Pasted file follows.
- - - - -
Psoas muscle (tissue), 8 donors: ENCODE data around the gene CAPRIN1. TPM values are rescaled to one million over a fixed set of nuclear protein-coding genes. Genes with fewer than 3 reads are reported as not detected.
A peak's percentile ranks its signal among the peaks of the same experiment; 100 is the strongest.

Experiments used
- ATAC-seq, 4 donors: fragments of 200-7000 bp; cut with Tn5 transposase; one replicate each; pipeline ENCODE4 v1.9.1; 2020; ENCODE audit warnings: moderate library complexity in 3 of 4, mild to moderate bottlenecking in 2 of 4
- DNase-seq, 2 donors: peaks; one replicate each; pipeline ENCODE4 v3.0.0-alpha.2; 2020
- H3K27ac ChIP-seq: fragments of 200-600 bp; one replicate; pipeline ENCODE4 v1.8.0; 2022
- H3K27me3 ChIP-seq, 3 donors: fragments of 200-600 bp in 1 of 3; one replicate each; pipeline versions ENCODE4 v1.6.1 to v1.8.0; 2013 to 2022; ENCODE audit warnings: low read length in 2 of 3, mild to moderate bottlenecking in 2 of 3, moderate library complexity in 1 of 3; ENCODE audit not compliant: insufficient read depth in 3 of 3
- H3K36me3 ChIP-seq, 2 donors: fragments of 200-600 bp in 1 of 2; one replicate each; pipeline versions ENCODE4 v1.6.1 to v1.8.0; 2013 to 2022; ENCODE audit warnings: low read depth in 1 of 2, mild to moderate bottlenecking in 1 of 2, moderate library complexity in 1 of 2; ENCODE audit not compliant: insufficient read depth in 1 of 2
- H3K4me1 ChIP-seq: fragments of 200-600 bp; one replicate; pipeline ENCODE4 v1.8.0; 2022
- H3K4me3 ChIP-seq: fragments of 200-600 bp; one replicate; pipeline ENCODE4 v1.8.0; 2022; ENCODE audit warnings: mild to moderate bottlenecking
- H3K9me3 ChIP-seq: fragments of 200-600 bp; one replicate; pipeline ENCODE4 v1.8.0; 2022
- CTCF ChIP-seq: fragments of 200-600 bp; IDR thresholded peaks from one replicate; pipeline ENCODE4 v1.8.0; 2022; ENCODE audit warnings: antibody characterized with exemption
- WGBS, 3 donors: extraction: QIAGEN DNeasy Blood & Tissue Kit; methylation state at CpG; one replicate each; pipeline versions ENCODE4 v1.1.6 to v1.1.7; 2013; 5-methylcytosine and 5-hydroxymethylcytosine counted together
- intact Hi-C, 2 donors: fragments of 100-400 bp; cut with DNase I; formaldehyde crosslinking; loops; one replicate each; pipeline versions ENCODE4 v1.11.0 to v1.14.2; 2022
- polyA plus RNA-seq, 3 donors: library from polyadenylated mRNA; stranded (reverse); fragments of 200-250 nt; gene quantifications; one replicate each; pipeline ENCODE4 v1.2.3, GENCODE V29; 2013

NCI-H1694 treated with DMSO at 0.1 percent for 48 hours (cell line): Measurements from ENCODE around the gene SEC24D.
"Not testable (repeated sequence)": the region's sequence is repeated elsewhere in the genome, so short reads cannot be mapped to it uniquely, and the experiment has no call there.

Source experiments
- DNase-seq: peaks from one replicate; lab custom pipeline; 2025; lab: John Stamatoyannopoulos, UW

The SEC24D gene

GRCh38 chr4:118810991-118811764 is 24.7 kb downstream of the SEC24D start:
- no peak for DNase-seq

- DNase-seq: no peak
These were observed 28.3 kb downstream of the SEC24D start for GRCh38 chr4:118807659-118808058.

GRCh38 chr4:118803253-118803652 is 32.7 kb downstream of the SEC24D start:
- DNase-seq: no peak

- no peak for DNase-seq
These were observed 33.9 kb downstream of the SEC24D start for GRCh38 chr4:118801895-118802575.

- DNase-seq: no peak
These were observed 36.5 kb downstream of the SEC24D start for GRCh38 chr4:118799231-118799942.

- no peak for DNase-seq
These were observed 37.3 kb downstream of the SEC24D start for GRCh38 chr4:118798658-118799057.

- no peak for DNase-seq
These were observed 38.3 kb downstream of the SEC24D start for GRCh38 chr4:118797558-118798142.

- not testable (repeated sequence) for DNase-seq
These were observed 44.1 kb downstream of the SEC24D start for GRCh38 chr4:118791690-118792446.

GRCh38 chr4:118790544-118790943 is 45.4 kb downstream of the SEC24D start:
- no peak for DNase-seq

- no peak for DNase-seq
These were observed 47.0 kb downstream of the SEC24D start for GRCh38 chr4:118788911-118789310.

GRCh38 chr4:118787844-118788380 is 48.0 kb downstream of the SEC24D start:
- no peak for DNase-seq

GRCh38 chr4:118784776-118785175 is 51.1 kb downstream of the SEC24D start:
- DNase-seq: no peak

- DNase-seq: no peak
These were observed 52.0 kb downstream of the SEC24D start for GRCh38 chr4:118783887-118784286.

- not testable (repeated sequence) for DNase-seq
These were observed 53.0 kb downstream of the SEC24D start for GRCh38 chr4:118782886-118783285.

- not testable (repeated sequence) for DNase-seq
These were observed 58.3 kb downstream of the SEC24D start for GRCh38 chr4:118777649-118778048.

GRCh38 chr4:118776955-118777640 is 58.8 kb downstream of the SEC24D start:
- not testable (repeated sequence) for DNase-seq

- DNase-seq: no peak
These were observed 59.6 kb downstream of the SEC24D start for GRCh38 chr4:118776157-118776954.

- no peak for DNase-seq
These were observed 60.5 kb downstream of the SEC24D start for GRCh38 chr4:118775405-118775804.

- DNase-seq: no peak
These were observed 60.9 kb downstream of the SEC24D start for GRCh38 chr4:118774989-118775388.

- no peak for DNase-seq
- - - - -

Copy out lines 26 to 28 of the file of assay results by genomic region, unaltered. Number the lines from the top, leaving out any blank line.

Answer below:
- DNase-seq: no peak

- no peak for DNase-seq
These were observed 33.9 kb downstream of the SEC24D start for GRCh38 chr4:118801895-118802575.